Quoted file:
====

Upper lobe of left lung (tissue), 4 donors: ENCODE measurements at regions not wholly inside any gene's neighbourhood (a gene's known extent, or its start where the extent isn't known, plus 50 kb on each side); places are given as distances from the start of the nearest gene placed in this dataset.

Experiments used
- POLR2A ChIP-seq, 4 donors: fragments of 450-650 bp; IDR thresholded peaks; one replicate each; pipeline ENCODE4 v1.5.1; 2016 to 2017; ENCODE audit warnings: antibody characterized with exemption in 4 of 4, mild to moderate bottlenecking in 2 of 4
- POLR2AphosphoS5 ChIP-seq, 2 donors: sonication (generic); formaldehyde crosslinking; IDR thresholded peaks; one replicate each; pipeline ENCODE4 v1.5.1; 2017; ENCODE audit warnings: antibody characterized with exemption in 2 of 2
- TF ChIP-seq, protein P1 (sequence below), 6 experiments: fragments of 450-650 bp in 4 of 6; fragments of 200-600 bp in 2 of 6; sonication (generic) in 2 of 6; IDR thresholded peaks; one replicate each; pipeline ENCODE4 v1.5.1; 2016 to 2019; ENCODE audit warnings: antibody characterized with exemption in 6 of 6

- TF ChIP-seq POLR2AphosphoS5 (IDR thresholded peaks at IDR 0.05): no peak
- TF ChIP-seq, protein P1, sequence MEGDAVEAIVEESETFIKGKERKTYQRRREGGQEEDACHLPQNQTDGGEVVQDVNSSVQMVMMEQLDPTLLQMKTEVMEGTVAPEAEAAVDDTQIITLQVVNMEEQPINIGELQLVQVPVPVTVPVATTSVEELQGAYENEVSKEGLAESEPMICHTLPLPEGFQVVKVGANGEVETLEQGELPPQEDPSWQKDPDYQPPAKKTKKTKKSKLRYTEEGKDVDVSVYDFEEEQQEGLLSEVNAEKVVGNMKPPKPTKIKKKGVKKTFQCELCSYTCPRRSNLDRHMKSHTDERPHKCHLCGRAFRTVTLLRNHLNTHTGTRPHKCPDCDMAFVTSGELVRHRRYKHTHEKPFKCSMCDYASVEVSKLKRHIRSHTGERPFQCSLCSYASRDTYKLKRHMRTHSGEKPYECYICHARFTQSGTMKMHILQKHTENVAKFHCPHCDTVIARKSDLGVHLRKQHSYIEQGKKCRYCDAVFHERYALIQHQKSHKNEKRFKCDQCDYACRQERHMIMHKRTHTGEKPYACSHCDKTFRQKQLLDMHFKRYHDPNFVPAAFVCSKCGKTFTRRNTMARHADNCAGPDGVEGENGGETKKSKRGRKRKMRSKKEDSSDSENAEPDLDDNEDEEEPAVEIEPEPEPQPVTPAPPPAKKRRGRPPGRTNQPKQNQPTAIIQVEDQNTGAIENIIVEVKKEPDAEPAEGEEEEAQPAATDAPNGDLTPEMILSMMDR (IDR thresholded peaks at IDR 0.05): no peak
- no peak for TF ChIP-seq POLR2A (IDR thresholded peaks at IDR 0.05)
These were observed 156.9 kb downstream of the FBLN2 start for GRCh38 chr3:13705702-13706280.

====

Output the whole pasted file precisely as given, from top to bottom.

Upper lobe of left lung (tissue), 4 donors: ENCODE measurements at regions not wholly inside any gene's neighbourhood (a gene's known extent, or its start where the extent isn't known, plus 50 kb on each side); places are given as distances from the start of the nearest gene placed in this dataset.

Experiments used
- POLR2A ChIP-seq, 4 donors: fragments of 450-650 bp; IDR thresholded peaks; one replicate each; pipeline ENCODE4 v1.5.1; 2016 to 2017; ENCODE audit warnings: antibody characterized with exemption in 4 of 4, mild to moderate bottlenecking in 2 of 4
- POLR2AphosphoS5 ChIP-seq, 2 donors: sonication (generic); formaldehyde crosslinking; IDR thresholded peaks; one replicate each; pipeline ENCODE4 v1.5.1; 2017; ENCODE audit warnings: antibody characterized with exemption in 2 of 2
- TF ChIP-seq, protein P1 (sequence below), 6 experiments: fragments of 450-650 bp in 4 of 6; fragments of 200-600 bp in 2 of 6; sonication (generic) in 2 of 6; IDR thresholded peaks; one replicate each; pipeline ENCODE4 v1.5.1; 2016 to 2019; ENCODE audit warnings: antibody characterized with exemption in 6 of 6

- TF ChIP-seq POLR2AphosphoS5 (IDR thresholded peaks at IDR 0.05): no peak
- TF ChIP-seq, protein P1, sequence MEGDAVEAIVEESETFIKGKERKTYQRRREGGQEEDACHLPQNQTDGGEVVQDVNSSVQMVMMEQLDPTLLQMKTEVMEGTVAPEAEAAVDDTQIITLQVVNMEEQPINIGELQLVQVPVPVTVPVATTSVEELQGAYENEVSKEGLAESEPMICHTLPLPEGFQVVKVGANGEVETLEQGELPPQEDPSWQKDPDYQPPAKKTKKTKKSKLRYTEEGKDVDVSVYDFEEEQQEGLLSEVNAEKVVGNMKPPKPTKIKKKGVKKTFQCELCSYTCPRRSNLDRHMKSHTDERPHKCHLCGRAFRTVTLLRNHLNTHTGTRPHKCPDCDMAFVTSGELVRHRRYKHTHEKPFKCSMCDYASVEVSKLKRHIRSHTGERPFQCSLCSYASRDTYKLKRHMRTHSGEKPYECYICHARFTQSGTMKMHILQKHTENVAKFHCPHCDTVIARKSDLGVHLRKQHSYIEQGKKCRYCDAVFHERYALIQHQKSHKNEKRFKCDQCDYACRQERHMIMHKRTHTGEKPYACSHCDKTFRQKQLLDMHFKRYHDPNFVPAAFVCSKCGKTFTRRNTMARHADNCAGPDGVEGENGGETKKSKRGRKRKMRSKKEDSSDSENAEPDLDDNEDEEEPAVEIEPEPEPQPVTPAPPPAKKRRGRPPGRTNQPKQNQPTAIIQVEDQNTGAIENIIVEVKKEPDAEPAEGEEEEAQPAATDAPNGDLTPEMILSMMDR (IDR thresholded peaks at IDR 0.05): no peak
- no peak for TF ChIP-seq POLR2A (IDR thresholded peaks at IDR 0.05)
These were observed 156.9 kb downstream of the FBLN2 start for GRCh38 chr3:13705702-13706280.